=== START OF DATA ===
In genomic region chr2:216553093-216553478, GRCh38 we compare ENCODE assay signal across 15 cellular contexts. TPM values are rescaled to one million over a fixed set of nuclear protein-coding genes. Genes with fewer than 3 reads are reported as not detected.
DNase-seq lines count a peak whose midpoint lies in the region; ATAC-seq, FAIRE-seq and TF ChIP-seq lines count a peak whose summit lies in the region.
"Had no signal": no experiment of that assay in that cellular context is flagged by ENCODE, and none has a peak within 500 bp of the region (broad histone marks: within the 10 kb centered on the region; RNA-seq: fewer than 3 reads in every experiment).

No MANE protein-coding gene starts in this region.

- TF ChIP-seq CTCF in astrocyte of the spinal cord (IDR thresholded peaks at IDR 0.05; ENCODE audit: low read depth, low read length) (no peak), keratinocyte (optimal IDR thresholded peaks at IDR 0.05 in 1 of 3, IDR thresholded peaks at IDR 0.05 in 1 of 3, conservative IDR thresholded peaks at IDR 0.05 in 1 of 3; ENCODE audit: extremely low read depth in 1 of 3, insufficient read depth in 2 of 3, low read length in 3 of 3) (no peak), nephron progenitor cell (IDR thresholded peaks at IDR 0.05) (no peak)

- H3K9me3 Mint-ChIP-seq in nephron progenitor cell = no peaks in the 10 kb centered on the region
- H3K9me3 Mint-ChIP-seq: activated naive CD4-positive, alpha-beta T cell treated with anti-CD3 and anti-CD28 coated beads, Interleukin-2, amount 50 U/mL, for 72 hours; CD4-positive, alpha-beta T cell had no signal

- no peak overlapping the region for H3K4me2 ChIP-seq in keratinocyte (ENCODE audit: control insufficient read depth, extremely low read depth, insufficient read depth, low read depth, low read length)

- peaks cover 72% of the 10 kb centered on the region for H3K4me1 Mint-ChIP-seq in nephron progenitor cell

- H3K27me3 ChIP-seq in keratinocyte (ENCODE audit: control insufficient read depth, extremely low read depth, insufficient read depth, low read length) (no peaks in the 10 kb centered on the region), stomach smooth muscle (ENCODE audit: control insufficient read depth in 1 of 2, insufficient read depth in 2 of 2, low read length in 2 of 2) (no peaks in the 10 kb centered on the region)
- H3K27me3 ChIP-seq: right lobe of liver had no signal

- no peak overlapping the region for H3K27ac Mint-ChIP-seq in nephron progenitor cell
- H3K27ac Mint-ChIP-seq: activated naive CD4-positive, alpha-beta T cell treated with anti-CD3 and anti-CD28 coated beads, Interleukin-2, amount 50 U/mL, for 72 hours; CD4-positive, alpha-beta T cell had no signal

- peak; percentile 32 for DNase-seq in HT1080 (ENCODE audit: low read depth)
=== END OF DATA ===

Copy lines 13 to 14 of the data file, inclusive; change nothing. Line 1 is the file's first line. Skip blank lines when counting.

- H3K27ac Mint-ChIP-seq: activated naive CD4-positive, alpha-beta T cell treated with anti-CD3 and anti-CD28 coated beads, Interleukin-2, amount 50 U/mL, for 72 hours; CD4-positive, alpha-beta T cell had no signal

- peak; percentile 32 for DNase-seq in HT1080 (ENCODE audit: low read depth)